Cabin of support

PUBLISHED: 11:35 21 February 2007 | UPDATED: 13:51 04 May 2010

CABIN CREW: Evie, Rosie, Geoffrey, Naomi and Charlie Challis with the poster for a new support group.
Photo: HELEN DRAKE

CABIN CREW: Evie, Rosie, Geoffrey, Naomi and Charlie Challis with the poster for a new support group. Photo: HELEN DRAKE

AN Ely woman whose son sustained a brain injury in a road accident has launched a unique support group for people facing similar difficulties. The first meeting of CABIN - the Carers Association of Brain Injured Needs - will be on March 6 at Ely s Para

AN Ely woman whose son sustained a brain injury in a road accident has launched a unique support group for people facing similar difficulties.

The first meeting of CABIN - the Carers' Association of Brain Injured Needs - will be on March 6 at Ely's Paradise Centre.

Organising the new group has been a labour of love for Julie Challis of Alexander Chase, who has cared for eldest son Geoff for the last seven years after he was knocked off his bicycle by a lorry on the A120 when he was 17.

He was treated at Addenbrooke's Hospital in Cambridge because he lost the bottom of his leg in the accident, but there were other, less obvious consequences.

"Geoff was treated for 13 months and by the time we got him home, it was a completely different Geoff we got back," Mrs Challis, 45, said.

Geoff had sustained a brain injury in the accident.

"He's still very likeable but he has a short term memory problem and he needs to be supervised because he can't really make decisions for himself," Mrs Challis said.

Thousands of people across the country - predominantly young men - deal with acquired brain injuries that can be the result of road traffic accidents and falls at home or at work.

The range of symptoms is vast and sufferers can experience anything from difficulties with speech and concentration to complete paralysis.

Mrs Challis said one of the main problems for Geoff, now 24, is that people can misunderstand his condition.

"People with brain injuries don't always show visible signs of their condition," she said, "so people might see Geoff at the pub and think he's being cheeky or rude when he doesn't mean any harm at all."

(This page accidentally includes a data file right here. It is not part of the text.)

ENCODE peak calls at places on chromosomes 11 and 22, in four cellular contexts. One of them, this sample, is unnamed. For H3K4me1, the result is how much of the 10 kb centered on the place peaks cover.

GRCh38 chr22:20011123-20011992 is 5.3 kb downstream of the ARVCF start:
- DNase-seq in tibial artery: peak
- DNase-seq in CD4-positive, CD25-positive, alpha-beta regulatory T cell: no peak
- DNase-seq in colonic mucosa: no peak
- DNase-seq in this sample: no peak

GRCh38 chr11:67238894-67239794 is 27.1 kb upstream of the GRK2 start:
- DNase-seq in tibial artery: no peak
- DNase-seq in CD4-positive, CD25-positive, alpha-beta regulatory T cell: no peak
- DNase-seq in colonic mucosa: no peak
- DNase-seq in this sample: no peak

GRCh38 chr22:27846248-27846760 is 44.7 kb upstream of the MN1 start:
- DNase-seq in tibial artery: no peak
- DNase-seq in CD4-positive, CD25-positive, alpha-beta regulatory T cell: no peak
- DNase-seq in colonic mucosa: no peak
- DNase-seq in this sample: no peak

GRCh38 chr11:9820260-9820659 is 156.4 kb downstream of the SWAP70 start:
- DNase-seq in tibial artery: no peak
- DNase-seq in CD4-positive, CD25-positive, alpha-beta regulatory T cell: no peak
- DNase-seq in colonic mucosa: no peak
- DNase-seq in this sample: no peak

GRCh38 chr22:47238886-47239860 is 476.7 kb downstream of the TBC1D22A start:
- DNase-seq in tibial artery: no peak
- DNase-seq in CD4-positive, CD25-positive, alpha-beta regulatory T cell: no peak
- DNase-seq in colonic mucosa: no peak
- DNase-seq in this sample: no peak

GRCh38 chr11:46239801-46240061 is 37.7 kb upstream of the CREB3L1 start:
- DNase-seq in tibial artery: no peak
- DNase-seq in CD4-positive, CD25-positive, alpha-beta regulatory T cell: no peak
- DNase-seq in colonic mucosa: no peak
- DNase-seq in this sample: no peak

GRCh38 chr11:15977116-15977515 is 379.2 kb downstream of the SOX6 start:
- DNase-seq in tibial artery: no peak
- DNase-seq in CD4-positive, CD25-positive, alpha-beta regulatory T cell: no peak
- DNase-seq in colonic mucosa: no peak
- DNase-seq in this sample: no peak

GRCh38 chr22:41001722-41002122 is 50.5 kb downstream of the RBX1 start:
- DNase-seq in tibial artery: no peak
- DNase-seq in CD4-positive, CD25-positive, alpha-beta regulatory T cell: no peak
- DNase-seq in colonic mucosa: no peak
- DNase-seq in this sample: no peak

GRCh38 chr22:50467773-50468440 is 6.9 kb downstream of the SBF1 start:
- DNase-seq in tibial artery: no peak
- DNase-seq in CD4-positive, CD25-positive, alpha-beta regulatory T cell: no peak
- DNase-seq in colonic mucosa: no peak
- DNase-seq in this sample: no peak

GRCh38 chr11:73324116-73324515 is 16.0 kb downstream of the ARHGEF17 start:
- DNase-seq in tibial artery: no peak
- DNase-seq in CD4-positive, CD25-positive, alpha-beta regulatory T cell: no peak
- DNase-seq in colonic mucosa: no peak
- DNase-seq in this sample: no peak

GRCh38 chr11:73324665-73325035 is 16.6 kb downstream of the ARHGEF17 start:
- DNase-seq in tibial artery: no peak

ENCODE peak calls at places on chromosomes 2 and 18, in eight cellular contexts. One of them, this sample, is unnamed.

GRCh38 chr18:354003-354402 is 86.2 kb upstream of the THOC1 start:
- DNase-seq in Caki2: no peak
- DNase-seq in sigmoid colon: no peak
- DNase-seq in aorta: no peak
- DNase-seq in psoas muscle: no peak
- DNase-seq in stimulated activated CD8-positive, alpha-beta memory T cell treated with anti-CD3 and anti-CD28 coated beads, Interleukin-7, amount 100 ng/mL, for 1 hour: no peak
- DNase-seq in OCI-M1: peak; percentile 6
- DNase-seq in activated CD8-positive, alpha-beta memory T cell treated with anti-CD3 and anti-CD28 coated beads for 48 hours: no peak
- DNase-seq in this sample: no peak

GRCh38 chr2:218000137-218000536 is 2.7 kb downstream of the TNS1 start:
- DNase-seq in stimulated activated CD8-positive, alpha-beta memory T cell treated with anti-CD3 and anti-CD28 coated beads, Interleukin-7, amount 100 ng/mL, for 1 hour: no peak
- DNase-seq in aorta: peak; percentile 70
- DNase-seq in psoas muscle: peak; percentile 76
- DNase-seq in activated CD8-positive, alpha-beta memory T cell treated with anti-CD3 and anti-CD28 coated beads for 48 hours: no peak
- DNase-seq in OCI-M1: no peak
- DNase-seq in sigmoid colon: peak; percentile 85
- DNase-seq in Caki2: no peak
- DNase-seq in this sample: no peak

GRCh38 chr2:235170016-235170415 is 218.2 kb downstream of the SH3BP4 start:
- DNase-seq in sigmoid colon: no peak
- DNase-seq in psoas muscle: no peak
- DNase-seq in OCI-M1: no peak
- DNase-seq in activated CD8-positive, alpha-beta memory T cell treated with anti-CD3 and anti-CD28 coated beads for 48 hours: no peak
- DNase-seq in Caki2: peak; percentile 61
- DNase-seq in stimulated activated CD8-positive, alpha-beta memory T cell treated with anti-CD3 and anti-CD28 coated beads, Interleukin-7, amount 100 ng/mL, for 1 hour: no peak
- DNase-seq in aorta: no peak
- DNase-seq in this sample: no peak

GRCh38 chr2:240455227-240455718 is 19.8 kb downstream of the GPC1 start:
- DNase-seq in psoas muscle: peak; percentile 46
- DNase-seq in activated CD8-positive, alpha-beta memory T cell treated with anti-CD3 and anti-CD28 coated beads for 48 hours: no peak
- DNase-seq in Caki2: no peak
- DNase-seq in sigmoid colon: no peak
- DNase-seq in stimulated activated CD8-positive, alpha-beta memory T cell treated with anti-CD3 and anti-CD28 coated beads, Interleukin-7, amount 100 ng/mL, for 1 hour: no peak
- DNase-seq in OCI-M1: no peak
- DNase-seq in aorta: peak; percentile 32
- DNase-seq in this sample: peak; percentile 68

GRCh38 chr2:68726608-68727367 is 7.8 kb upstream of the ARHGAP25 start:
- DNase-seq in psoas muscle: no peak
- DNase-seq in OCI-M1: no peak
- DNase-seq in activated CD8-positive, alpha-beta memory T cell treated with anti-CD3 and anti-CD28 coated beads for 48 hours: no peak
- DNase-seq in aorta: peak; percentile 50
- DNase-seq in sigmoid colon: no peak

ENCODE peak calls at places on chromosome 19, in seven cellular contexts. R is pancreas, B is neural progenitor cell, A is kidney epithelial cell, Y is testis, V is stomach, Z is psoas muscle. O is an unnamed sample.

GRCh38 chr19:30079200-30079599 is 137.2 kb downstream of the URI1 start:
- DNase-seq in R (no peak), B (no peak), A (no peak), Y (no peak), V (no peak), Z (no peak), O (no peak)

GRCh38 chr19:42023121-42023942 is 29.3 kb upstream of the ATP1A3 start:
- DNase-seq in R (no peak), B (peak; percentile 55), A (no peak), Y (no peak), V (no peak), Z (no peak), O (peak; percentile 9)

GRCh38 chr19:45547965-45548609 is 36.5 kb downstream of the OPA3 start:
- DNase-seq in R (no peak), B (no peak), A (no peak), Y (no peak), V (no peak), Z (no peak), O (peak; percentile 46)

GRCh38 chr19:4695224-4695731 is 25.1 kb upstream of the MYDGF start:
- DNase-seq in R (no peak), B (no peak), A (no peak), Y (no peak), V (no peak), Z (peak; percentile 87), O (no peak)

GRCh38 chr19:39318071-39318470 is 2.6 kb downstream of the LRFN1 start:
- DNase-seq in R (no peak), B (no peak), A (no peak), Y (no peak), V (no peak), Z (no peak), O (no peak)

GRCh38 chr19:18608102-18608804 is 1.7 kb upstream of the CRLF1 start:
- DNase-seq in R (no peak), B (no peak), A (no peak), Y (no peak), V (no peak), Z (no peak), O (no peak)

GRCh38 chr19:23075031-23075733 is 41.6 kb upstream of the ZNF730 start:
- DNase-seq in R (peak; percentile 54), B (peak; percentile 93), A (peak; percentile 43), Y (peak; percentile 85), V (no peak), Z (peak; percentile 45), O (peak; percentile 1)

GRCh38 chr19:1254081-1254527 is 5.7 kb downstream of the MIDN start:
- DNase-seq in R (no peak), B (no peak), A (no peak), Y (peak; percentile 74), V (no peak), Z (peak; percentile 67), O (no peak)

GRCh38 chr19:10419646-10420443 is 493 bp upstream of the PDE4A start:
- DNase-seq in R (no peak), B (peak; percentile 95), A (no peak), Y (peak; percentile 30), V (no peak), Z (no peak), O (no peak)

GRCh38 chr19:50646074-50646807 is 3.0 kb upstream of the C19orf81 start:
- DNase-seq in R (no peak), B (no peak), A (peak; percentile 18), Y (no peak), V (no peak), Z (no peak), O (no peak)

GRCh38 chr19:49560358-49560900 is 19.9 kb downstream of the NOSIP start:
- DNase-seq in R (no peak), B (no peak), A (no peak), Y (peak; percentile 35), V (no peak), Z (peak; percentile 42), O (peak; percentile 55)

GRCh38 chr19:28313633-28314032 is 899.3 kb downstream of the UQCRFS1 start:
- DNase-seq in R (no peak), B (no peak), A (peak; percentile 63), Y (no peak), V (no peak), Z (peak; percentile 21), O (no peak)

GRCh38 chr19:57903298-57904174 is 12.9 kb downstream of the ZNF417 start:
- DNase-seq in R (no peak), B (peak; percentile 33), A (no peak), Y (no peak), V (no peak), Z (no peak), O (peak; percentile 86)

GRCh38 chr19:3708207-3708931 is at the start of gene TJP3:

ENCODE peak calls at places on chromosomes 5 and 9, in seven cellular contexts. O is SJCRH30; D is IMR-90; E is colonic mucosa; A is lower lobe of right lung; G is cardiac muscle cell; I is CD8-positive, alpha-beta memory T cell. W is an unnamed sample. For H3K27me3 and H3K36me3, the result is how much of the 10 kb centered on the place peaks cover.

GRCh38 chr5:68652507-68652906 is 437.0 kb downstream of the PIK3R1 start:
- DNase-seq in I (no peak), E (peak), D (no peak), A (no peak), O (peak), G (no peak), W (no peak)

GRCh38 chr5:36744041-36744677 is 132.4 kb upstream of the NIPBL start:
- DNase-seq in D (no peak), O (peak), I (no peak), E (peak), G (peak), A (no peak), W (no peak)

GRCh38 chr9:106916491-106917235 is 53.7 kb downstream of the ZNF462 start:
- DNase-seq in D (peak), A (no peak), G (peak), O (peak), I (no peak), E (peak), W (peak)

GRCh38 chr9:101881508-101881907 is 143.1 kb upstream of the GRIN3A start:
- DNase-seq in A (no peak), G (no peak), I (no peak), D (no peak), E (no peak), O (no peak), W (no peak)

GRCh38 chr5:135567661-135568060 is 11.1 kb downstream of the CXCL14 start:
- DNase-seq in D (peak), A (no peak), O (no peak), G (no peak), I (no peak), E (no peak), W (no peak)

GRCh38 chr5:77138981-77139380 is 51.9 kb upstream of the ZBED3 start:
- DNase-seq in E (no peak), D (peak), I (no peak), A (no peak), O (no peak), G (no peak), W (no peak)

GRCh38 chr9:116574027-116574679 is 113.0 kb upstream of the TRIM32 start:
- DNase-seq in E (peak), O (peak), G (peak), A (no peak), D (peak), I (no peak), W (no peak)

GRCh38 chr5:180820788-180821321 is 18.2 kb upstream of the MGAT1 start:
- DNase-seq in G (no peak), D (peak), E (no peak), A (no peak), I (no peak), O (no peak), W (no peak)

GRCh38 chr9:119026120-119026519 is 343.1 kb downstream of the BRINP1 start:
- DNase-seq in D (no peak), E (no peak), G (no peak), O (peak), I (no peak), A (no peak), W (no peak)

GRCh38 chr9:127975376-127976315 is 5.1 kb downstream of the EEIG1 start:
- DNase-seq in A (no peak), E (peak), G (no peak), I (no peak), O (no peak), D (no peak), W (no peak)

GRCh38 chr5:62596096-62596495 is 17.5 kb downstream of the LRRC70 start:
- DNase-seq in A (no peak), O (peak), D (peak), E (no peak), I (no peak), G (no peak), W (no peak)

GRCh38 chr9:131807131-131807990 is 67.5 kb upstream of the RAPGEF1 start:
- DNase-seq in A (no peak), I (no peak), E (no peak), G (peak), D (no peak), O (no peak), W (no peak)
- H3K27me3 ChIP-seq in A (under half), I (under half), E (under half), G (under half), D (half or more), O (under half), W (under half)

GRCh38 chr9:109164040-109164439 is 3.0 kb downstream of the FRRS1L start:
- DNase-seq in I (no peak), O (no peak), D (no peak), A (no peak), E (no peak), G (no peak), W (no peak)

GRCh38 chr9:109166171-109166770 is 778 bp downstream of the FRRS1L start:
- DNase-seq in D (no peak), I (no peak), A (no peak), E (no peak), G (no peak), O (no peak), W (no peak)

It was with this in mind that Mrs Challis began to think last year about establishing a group for people affected by brain injury.

"There is no dedicated place for people in Ely where they can talk about things," she said.

Mrs Challis, who has five other children, was spurred on after the death of her husband; Raymond Challis collapsed during the 2005 London Marathon aged 59. He had an undiagnosed heart condition, and Mrs Challis said she was better able to cope with her mourning when she had a project to focus on.

"He was my best friend and I was lost," she said.

"This has given me something else to think about and if one person walks through the doors and it helps them, it will have been worthwhile."

The first meeting will be on March 6 at Ely's Paradise Centre at 6.30pm, and everyone is welcome, including families and carers who have been affected by acquired brain injuries.

There will be a £1 admission charge to cover costs.

"I'm on the lookout for anyone who has an acquired brain injury as well as their families and carers," Mrs Challis said.

A committee of like-minded people has already been formed to steer the new group.

"I want people to be able to get a bit of support and to have a place they can go where they don't have to put on any airs and graces; people can play cards or do whatever they want."

It is hoped that CABIN's two-month trial period will soon lead to a permanent

To raise funds for the project, the committee has organised an evening of entertainment and a raffle with a bar at the Soham Motel on March 10 from 7.30pm. Tickets are priced £5 and are available from the West End pub and from Mrs Challis herself on the number below.

INFO: For more information about CABIN, contact Julie Challis on 01353 669600.

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